A short-spined sea scorpion on the sandy seabed. ©Ben James/SNH. For information on reproduction rights contact the Scottish Natural Heritage Image Library on Tel. 01738 444177 or www.nature.scot

Circalittoral sands and mixed sediment communities

Characterised by a mosaic of different sediment types, circalittoral sands and mixed sediment communities support an abundance of species living on and within the seabed.

Circalittoral sands and mixed sediment communities are made up of a mix of different habitats grouped together because of their shared characteristics. These habitats are important due to the high diversity of animal species they can support. As some of the most common habitats found below the low tide mark they are highly representative of Scotland’s marine environment.

Circalittoral sands and mixed sediment communities provide:

  • Habitat for many other species such as brittle stars, squat lobsters and sea stars
  • Waste breakdown and the detoxification of the surrounding water and sediments by animals such as worms and shellfish and bacteria which live within the sediments
  • Important nursery grounds for juvenile species which have commercial value e.g. bass and flatfish
  • Natural resilience to invasive non-native species and disease thanks to the habitats’ high species diversity
  • Important larval and gamete supply to other areas

Circalittoral sands and mixed sediment communities are found across the majority of Scotland’s seas. The habitats can occur in a range of environmental settings from sheltered estuaries and sea lochs to exposed open seas. Although comprised mostly of sand, the composition of sediment is also highly variable, ranging from fine sands to coarse gravels and pebbles and varying amounts of broken up shells. This mosaic of variable sediment types supports an array of species living on and within the seabed for feeding, breeding and raising their young.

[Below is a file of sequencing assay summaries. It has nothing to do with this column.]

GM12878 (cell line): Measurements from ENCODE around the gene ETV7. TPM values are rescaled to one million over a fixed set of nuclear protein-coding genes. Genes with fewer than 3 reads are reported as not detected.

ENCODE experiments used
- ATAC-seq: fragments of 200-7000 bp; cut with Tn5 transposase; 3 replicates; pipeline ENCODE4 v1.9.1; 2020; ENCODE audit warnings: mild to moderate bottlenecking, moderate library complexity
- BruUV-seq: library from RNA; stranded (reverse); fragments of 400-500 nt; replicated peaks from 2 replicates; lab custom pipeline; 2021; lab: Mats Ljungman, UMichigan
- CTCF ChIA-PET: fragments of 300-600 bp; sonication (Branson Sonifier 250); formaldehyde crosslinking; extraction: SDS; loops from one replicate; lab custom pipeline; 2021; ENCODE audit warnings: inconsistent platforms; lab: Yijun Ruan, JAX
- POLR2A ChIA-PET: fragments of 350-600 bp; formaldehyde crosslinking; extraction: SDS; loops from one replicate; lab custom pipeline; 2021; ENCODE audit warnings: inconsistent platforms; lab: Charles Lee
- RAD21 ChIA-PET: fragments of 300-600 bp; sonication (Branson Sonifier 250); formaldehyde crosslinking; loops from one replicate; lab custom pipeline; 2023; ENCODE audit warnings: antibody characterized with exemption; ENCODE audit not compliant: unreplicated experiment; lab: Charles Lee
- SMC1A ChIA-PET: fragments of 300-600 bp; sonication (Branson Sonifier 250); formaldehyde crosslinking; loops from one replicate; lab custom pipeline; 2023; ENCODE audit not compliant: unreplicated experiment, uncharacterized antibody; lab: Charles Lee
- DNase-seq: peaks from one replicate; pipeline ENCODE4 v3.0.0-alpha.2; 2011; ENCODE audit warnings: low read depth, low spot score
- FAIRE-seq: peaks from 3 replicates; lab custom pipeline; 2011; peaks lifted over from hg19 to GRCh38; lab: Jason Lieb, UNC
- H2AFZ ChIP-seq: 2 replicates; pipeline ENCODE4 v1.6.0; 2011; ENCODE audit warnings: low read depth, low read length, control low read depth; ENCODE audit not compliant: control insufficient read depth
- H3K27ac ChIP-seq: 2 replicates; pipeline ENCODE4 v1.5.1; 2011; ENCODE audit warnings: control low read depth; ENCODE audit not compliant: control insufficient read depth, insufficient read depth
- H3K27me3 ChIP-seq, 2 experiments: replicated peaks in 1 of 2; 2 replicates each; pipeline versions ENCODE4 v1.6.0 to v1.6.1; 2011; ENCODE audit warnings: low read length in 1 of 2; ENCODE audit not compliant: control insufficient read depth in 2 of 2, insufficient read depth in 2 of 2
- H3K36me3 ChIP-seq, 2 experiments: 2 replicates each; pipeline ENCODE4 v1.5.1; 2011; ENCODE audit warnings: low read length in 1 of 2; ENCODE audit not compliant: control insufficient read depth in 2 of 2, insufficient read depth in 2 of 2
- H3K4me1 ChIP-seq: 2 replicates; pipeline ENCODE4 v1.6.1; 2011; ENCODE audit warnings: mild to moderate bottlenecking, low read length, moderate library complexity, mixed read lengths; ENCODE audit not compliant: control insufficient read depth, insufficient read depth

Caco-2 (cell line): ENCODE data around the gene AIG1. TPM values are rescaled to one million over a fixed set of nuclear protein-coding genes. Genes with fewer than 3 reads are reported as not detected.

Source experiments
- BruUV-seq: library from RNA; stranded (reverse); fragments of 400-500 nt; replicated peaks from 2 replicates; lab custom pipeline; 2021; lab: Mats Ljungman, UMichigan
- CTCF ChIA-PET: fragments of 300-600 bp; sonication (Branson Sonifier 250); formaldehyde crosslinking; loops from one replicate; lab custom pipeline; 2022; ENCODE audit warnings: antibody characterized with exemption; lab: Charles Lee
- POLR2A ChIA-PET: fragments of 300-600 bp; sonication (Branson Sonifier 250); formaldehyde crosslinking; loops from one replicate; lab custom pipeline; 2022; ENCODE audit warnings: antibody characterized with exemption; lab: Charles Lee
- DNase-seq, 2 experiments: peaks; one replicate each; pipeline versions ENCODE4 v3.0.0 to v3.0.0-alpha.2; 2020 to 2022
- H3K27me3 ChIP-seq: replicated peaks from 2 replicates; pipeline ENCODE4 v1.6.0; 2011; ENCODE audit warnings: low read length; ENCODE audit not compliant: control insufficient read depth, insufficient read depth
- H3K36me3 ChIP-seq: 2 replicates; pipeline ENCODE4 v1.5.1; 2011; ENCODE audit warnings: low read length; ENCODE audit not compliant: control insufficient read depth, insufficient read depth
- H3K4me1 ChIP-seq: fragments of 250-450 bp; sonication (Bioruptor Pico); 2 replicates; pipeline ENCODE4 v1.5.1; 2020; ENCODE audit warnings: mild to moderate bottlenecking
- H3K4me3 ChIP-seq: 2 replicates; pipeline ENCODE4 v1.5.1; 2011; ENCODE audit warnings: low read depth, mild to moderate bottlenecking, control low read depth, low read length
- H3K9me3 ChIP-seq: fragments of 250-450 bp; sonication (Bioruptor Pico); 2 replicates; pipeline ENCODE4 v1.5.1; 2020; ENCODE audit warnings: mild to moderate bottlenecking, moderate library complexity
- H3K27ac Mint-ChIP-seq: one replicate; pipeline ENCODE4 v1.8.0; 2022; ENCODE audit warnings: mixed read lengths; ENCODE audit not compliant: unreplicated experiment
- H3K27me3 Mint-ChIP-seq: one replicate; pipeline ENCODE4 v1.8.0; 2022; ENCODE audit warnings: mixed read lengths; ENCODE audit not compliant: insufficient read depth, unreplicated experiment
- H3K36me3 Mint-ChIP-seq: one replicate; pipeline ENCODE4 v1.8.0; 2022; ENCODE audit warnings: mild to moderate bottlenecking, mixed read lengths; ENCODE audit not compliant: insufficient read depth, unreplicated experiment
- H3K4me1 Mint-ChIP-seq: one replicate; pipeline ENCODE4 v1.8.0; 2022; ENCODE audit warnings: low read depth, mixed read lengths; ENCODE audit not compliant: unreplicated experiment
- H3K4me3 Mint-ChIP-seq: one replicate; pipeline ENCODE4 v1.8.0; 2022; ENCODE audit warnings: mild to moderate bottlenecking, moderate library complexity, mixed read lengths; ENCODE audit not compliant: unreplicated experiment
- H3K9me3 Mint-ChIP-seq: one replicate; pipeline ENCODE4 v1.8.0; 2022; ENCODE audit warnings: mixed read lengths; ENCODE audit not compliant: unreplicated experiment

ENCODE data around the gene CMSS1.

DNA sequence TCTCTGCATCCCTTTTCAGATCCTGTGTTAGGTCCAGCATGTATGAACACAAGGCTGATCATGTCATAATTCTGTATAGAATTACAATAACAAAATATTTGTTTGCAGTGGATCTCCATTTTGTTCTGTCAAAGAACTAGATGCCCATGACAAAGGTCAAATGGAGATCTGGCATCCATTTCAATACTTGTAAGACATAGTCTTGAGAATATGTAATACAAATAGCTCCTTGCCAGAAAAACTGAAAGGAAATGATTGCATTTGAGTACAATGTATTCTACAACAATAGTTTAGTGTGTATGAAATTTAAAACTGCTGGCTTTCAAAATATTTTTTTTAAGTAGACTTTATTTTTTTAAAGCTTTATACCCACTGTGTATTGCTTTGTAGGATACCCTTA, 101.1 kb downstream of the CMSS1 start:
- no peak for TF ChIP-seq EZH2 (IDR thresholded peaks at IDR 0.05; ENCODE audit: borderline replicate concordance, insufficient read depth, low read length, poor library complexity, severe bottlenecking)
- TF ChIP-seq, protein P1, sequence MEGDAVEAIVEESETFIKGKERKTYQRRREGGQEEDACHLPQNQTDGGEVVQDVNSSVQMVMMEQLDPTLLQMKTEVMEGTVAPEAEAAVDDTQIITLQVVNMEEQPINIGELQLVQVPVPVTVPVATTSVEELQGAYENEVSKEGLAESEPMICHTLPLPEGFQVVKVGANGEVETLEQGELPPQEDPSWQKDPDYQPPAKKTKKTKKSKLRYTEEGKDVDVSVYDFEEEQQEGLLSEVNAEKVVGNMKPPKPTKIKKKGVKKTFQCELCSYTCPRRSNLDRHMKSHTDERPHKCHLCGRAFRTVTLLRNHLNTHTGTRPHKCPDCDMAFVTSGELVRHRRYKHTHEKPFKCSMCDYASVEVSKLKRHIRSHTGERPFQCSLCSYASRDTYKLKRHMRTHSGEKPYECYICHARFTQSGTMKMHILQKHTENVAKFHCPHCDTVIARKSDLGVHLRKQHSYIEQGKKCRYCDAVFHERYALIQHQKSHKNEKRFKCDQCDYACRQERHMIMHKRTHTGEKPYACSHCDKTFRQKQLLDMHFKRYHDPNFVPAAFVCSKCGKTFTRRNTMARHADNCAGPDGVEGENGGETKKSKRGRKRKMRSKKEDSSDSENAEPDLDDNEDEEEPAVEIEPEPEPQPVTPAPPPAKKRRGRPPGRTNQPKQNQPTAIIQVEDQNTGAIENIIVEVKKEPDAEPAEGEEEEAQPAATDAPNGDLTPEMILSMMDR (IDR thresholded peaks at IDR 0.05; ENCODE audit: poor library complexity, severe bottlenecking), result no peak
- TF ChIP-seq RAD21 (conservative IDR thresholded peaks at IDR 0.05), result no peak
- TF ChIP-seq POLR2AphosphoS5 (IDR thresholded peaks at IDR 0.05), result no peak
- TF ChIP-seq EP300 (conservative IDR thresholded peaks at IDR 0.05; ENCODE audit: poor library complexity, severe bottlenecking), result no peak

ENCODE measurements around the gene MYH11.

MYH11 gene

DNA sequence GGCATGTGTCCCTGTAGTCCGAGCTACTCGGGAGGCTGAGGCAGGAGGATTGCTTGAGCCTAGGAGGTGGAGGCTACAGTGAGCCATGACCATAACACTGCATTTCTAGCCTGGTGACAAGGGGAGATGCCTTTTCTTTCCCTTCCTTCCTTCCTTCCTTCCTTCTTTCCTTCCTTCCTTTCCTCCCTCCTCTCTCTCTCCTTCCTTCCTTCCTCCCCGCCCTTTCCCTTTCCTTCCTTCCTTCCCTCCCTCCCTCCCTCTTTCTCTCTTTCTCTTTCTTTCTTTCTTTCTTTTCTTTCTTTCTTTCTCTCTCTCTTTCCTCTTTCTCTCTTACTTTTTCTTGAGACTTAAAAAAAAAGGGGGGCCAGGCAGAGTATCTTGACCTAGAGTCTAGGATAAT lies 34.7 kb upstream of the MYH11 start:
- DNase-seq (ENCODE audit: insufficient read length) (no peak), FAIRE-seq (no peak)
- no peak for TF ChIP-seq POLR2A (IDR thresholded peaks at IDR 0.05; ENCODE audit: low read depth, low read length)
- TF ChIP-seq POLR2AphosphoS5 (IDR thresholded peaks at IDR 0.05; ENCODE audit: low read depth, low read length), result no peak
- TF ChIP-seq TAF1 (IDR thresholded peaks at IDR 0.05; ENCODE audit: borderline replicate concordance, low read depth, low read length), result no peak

Threats to circalittoral sands and mixed sediment communities

Circalittoral sands and mixed sediment communities are commonly composed of mobile, unconsolidated sediment. As such it is important to protect the communities from:

  • Organic enrichment – the input of pollutants have been linked to declines in species diversity and abundance in a number of sites
  • The disruption and/or the removal of seabed sediments which structure the communities habitat
  • Activities causing large scale changes to local current and tidal flow patterns which may alter the distribution of sediments

More information on the sensitivities of circalittoral sands and mixed sediment communities can be found at Scotland’s Feature Activity Sensitivity Tool (FEAST).

Protection of Circalittoral sands and mixed sediment communities

Circalittoral sands and mixed sediment communities are encompassed by Annex I ‘Sandbanks which are slightly covered by sea water all the time’ on the EU Habitats Directive.

Circalittoral sands and mixed sediment communities are protected in 21 locations around Scotland by a suite of Marine Protected Areas. The feature is also offered protection within two MPA proposals, shown on the map below.

Circalittoral sands and mixed sediment communities map

Marine Protected Areas offering protection circalittoral sands and mixed sediment communities in Scotland’s seas.

Credit: Scottish Natural Heritage

More information on the sites and how they are managed can be found at SNH’s Sitelink and on the Marine Scotland web pages for some sites. For a number of sites detailed survey and monitoring reports also exist.